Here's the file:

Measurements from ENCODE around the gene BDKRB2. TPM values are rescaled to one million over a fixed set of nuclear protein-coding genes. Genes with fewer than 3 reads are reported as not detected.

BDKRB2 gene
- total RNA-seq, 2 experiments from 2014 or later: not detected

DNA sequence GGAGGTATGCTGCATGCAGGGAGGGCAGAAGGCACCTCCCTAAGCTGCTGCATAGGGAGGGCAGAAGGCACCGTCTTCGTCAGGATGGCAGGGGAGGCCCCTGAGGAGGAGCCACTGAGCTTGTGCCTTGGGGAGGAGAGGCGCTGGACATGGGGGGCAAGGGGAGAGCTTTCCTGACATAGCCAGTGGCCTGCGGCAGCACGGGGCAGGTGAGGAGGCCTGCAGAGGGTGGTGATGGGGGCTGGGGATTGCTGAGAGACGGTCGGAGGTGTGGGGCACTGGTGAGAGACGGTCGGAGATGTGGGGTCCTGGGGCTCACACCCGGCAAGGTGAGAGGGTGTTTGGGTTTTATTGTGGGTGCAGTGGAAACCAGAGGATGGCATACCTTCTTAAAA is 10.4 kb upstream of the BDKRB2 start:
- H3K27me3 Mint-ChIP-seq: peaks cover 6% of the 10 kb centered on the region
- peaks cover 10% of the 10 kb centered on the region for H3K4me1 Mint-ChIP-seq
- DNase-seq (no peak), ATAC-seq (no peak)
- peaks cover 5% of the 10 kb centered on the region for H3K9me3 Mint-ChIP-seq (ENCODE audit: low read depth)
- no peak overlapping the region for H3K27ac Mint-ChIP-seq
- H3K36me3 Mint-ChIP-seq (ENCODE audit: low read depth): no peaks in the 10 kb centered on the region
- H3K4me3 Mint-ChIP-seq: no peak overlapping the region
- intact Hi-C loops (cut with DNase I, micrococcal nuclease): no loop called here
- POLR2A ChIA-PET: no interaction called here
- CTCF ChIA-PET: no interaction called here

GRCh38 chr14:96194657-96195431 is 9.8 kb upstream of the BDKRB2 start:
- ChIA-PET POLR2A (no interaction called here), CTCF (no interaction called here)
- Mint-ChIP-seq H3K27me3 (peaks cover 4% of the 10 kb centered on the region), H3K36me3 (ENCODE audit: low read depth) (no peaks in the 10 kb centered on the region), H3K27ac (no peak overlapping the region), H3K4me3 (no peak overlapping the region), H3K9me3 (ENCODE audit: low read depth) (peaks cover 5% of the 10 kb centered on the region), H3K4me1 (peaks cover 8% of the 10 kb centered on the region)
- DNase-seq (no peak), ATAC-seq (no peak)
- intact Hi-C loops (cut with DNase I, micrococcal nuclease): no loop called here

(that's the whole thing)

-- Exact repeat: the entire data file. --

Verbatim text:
Measurements from ENCODE around the gene BDKRB2. TPM values are rescaled to one million over a fixed set of nuclear protein-coding genes. Genes with fewer than 3 reads are reported as not detected.

BDKRB2 gene
- total RNA-seq, 2 experiments from 2014 or later: not detected

DNA sequence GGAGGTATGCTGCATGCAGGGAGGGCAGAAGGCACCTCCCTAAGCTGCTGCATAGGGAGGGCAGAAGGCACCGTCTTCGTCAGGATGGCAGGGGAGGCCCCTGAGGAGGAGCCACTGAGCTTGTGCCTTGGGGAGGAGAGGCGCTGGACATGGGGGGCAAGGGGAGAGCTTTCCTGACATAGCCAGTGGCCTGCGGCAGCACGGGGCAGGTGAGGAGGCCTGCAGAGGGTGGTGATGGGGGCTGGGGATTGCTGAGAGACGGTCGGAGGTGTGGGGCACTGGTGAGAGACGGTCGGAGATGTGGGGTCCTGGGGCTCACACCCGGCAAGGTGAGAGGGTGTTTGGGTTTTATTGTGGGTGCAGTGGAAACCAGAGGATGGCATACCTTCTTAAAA is 10.4 kb upstream of the BDKRB2 start:
- H3K27me3 Mint-ChIP-seq: peaks cover 6% of the 10 kb centered on the region
- peaks cover 10% of the 10 kb centered on the region for H3K4me1 Mint-ChIP-seq
- DNase-seq (no peak), ATAC-seq (no peak)
- peaks cover 5% of the 10 kb centered on the region for H3K9me3 Mint-ChIP-seq (ENCODE audit: low read depth)
- no peak overlapping the region for H3K27ac Mint-ChIP-seq
- H3K36me3 Mint-ChIP-seq (ENCODE audit: low read depth): no peaks in the 10 kb centered on the region
- H3K4me3 Mint-ChIP-seq: no peak overlapping the region
- intact Hi-C loops (cut with DNase I, micrococcal nuclease): no loop called here
- POLR2A ChIA-PET: no interaction called here
- CTCF ChIA-PET: no interaction called here

GRCh38 chr14:96194657-96195431 is 9.8 kb upstream of the BDKRB2 start:
- ChIA-PET POLR2A (no interaction called here), CTCF (no interaction called here)
- Mint-ChIP-seq H3K27me3 (peaks cover 4% of the 10 kb centered on the region), H3K36me3 (ENCODE audit: low read depth) (no peaks in the 10 kb centered on the region), H3K27ac (no peak overlapping the region), H3K4me3 (no peak overlapping the region), H3K9me3 (ENCODE audit: low read depth) (peaks cover 5% of the 10 kb centered on the region), H3K4me1 (peaks cover 8% of the 10 kb centered on the region)
- DNase-seq (no peak), ATAC-seq (no peak)
- intact Hi-C loops (cut with DNase I, micrococcal nuclease): no loop called here